Bird Banter: Paycheck, Ruby Begonia ready to face off in 46th running of the Great Gobbler Gallop
WORTHINGTON — In the southwest corner of Minnesota stands Paycheck, a 2-year-old bird sporting wingtips, long legs and a head of bumpy blemishes.
From the southeast side of Texas struts Ruby Begonia, who only wishes she could float like a butterfly and run like a deer.
These two turkeys will clash in the first heat of the Great Gobbler Gallop at 1:30 p.m. Saturday, and only the fittest, finest bird will get to deliver bragging rights for their community once the second heat is run in Cuero, Texas, next month.
Will Worthington’s Paycheck four-peat and keep the Traveling Turkey Trophy of Tumultuous Triumph on the home turf, forcing Ruby Begonia to once again settle for the Circulating Consolation Cup of Consummate Commiseration?
Well, the results are for the birds to decide.
Meanwhile, the racing coaches for Paycheck and Ruby Begonia are pulling out all of the tricks to ensure a victory and clinch the title of “Turkey Capital of the World” in this, the 46th running of the Great Gobbler Gallop.
Team Paycheck had a rough start with the first batch of turkeys, and the new batch of birds is still pretty young, so the team chose a veteran bird for this year’s race. The 2-year-old Paycheck is still a lean, mean running machine.
“He was ready to run anytime anybody got close to him,” assured Jaime Salinas, racing coach for Team Paycheck. “He hasn’t had a lot of contact with people, which is good. I want that turkey to run away from me, not to me.”
Salinas and his teammates — captain Wade Roesner and handlers Mike Phillips and Chad Nixon — have been working out with Paycheck for nearly a month running sprints and doing calisthenics. Essentially, they want to run with grace and not pant to the finish line.
Still, they’re keeping human contact to a minimum. Salinas said the last thing they want is a social bird who tries to greet everyone in the crowd on race day.
Paycheck’s diet has consisted of “anything and everything formulated to make Paycheck go fast,” Salinas shared, adding that he doesn’t want to disclose too many trade secrets.
“Things are looking pretty good and (Paycheck’s) looking pretty fast,” he said. “Of course, we’re always going to say Paycheck will come out on top. We want as big a lead going into Cuero.”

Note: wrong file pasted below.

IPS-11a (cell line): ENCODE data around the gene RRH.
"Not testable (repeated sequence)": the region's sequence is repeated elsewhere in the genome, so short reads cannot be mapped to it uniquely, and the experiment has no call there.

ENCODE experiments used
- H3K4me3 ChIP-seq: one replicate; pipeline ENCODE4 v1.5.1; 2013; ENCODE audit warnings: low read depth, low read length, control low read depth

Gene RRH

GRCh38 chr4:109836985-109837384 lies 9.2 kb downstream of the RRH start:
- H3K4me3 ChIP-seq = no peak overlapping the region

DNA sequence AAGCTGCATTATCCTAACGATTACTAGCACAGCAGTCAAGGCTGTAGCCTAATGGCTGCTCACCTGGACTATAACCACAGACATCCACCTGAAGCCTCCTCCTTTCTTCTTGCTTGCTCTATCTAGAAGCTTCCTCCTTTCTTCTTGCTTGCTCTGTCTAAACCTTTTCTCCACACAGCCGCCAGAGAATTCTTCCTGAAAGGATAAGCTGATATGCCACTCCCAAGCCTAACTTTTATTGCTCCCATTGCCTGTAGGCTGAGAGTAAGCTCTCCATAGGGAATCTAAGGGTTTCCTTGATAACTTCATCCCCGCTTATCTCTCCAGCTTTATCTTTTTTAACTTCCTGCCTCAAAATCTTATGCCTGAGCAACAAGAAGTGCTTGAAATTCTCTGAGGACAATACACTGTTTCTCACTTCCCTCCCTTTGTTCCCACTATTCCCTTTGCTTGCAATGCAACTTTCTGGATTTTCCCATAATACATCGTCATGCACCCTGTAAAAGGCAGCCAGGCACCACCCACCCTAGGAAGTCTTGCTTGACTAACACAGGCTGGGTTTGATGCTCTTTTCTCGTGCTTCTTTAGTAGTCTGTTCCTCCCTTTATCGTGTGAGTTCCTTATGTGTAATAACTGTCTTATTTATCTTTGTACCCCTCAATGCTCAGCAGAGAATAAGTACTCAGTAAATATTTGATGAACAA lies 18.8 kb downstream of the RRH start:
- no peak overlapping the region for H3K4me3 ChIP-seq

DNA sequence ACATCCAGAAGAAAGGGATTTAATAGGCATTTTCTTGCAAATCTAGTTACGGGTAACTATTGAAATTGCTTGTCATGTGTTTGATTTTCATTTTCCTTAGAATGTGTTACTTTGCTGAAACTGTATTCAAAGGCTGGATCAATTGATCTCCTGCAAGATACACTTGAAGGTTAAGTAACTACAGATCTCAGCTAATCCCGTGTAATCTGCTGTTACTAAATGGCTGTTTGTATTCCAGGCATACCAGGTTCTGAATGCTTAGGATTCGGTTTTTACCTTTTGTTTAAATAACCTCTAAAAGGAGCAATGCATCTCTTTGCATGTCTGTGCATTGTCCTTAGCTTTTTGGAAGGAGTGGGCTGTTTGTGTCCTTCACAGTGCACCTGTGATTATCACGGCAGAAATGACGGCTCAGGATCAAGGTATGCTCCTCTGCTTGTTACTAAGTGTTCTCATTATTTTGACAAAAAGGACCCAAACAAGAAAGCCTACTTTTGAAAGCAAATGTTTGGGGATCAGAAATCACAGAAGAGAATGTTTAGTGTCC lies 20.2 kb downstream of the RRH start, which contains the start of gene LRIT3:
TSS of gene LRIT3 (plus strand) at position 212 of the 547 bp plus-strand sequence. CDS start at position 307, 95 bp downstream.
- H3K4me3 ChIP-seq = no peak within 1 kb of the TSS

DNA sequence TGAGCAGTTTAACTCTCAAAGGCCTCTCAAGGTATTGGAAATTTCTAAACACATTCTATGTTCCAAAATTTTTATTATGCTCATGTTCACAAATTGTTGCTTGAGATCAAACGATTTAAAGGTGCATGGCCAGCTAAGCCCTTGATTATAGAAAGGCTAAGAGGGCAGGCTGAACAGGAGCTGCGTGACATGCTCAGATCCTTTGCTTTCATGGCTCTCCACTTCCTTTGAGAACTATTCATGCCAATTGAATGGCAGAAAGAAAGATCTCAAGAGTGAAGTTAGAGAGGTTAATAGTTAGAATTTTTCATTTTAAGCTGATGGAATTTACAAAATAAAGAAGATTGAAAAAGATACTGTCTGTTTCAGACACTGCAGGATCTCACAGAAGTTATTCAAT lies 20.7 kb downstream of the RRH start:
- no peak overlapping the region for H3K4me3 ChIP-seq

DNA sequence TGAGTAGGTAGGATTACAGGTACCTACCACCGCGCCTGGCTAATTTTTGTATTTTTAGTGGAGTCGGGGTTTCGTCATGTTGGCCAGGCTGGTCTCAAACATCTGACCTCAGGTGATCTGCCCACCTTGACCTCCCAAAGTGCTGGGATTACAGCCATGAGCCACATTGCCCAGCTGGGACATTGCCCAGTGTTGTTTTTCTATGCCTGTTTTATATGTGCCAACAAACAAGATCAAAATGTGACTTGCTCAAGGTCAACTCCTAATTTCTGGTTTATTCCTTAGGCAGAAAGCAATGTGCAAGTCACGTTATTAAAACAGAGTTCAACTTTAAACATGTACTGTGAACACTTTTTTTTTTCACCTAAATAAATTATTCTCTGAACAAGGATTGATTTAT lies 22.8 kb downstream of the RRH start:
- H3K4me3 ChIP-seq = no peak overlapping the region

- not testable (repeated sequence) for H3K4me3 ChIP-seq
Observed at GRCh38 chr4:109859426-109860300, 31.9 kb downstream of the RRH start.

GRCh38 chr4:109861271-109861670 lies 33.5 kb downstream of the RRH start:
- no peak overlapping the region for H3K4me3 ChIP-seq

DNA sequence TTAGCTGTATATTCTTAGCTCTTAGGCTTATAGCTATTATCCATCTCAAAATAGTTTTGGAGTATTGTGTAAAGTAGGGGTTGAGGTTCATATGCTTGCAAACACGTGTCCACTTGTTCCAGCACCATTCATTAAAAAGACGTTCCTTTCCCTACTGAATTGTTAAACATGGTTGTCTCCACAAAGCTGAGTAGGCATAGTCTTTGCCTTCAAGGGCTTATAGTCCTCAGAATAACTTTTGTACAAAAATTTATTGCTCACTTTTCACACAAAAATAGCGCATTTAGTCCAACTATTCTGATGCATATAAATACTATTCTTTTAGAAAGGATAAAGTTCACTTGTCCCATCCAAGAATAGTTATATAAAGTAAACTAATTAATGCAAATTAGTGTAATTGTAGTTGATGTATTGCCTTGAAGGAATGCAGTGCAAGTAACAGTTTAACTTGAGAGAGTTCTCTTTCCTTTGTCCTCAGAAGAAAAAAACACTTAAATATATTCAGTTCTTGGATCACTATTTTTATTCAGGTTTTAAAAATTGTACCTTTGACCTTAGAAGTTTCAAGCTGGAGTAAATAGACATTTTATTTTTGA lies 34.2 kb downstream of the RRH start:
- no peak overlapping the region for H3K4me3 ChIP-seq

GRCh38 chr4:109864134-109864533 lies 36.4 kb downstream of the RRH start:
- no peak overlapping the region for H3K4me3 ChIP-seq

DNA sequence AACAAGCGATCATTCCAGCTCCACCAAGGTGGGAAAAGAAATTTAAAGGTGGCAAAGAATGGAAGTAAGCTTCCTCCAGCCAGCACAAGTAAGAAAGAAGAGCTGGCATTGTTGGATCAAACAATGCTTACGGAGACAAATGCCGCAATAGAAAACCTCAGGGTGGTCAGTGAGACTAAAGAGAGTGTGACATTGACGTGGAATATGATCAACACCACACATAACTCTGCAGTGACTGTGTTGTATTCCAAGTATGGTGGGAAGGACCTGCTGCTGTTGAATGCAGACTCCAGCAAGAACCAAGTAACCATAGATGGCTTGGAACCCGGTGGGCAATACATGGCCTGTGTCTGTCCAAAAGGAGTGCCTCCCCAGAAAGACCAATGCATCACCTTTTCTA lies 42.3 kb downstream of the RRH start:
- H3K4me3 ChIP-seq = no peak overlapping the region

Cuero’s TurkeyFest will be the site of the second and final heat of the 2018 racing season for the birds. Of course, Cuero’s native daughter, Ruby Begonia, has her eyes on the prize to win first in Worthington, and then claim overall victory in front of her home crowd.
Ruby’s Racing Coach James Rath said their turkey hails from the world famous Thame Turkey Ranch just outside of Cuero. Their racing bird bested two other turkeys to earn the treasured name of Ruby Begonia, and as Rath claims, she’s “fast as crud.”
“So fast we could barely see it,” he added with emphasis.
Ruby Begonia has had a strict workout schedule, running for a mile to a mile and a half each day. She cools off from the hot Texas sun afterwards with a 45-minute blissful rest in a cooling chamber. Rath said that is so she can get her lungs acclimated to the cooler temperatures she’ll endure during her Minnesota visit.
To boost her energy, Rath has her on a high protein, low-fat diet with absolutely no supplements allowed.
“We’re strictly by the book,” he assured.
The problem with all of the exercise and the health food diet, however, is that Rath and his teammates — captain Laura Patek and handlers Kenneth Schley and Kristie Tieken — are having a hard time keeping up with her.
“We’re getting to the point where we’re going to have to follow her with an ATV because we just can’t run that fast,” Rath admitted.
Neither the Paycheck nor Ruby Begonia race team are concerned about their bird taking flight during Saturday’s race, but Rath did caution that “at the end of the day, it is a turkey.”
Rath’s parting words: “Go, Ruby, Go.”
From Team Paycheck: “Run, Paycheck, Run.”
May the best bird win gracefully, and the runner-up take it all in stride.